There has been an increase in visible gold discoveries across several regions recently. In Papua New Guinea gold has been identified intermittently over 33 metres of drill core in a new prospect, approximately 1 kilometre south of Indochine Mining's Mt Kare project. The fine grain was found at a 170 metre depth downhole where the structure of mineralisation, within a sheared sandstone host, appears to differ from the currently identified resource to the north.
A New Zealand gold rush
Meanwhile, in New Zealand, there has been a Northland gold rush.
Northland Mountain, about 20km North of Whangarei is no stranger to gold fever. In 1889, the potential at Puhipuhi Gold Mine was so great that the whole of the North Island was expected to benefit. At the time three striking silver and gold-bearing stones had been placed on show in Whangarei.
But gold was never extracted in vast amounts from Puhipuhi, though it is believed to be there, deep in the earth. Now with the prospect of jobs, profits and the boost to areas such as Northland, the government continues to encourage the country to be more open to mineral exploration. This is to the delight of some and consternation of others.
In recent times a number of international mining companies have held exploration licences over the area but have not gone on to mine for gold. But now 5,537 square kilometres have been opened up to competitive tender.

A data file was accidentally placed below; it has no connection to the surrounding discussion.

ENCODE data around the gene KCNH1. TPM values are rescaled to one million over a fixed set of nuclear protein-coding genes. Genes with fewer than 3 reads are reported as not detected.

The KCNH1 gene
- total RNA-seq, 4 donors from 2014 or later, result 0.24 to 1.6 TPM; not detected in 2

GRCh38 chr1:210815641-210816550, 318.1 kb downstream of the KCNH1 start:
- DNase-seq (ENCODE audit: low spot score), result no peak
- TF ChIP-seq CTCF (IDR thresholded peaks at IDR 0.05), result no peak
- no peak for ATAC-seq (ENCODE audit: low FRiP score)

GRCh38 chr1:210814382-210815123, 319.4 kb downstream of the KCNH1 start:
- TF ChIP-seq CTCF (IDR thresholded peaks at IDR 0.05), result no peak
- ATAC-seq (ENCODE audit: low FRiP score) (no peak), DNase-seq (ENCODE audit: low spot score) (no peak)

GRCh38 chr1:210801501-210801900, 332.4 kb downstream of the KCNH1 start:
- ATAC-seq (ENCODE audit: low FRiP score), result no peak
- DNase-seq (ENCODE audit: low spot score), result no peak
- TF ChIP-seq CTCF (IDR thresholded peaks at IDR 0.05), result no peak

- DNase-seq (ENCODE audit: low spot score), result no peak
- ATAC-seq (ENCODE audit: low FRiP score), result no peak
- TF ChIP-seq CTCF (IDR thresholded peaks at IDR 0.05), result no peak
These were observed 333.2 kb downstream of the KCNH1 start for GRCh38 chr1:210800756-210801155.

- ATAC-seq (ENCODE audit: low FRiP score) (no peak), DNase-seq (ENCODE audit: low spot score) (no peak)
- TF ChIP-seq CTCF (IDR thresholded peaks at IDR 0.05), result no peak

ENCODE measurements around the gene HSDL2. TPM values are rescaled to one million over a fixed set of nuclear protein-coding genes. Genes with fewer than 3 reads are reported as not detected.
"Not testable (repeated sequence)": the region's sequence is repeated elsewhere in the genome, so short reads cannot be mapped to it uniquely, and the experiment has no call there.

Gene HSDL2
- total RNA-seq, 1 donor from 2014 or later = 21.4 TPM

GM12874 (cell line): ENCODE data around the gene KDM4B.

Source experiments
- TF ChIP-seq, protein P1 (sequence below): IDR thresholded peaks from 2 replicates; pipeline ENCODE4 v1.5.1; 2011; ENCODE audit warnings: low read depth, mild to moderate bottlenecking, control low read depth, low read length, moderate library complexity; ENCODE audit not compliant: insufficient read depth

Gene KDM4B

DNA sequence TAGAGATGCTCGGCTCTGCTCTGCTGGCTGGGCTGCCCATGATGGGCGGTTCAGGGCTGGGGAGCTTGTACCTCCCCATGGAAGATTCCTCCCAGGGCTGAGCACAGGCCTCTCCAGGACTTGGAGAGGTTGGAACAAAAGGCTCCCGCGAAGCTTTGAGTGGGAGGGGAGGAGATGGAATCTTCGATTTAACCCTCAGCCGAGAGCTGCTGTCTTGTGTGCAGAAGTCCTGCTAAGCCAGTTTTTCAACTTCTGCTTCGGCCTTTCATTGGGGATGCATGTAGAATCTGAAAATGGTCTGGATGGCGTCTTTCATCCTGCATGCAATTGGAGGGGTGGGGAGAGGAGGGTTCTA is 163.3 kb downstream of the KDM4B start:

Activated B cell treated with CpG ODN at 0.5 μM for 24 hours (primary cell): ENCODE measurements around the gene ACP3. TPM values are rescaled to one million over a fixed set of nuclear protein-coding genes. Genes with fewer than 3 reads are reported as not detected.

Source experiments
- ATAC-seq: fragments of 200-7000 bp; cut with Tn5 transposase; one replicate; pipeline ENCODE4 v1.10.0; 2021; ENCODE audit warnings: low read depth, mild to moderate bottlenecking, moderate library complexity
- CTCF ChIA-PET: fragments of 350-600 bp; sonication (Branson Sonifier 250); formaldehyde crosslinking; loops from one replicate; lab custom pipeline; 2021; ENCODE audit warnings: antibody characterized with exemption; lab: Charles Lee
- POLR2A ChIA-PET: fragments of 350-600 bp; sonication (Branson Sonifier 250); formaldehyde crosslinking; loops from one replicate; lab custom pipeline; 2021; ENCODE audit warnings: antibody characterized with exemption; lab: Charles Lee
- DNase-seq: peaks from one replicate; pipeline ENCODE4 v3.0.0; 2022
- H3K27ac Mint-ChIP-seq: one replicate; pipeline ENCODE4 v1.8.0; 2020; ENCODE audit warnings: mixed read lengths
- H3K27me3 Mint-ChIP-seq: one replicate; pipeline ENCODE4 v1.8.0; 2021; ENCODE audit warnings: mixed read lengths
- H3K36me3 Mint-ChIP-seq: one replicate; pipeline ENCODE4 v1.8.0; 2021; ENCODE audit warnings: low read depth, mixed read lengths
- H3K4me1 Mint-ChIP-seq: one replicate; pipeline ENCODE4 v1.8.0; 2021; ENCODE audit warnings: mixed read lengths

Companies have until December 2012 to submit five-year work programmes as they bid for exploration rights. With the New Zealand government enthusiastic about gold mining, some locals feel under threat – although local jobs will be created should mining at Puhipuhi go ahead - and extensive Environment Impact and Social Impact Assessments need to take place, with community relations being an important element to consider.
It is not uncommon to have a process where it would take five to ten years from starting work to actually having gold coming out of the ground, so locals have some time to wait before they see any real disruption at Puhipuhi.
Positively, Far North District Mayor, Wayne Brown, makes reference to reports which detail the gold and silver in the region could be worth $1.53 billion and that expanding mineral production would create an estimated 1,127 full-time jobs in the mining sector and over 1,500 new jobs in other sectors.
Developing Burma’s minerals sector
The chairman of exploration company Global Resources Corp, Stephen Everett, has said that smaller Australian exploration and mining firms are well placed to enter Burma, officially called Myanmar, as the nation has recently opened to foreign investment after many years of military rule.
Mining experts say the lack of multinational mining firms currently active in the country makes it an ideal playground for small-scale miners. With its strong reputation in the mining sector, Australia is the first to scope out opportunities in Burma's underdeveloped minerals sector.
Although the country has great potential for gold mining Burma’s restrictive regulatory framework, including an export ban on raw ore and certain mineral commodities such as gold and coal; an inhibitive Production Sharing Contract arrangement; and lack of a legal structure means that many interested companies will be playing a long waiting game.
Background image: INGDMYFSO627 or INPE0165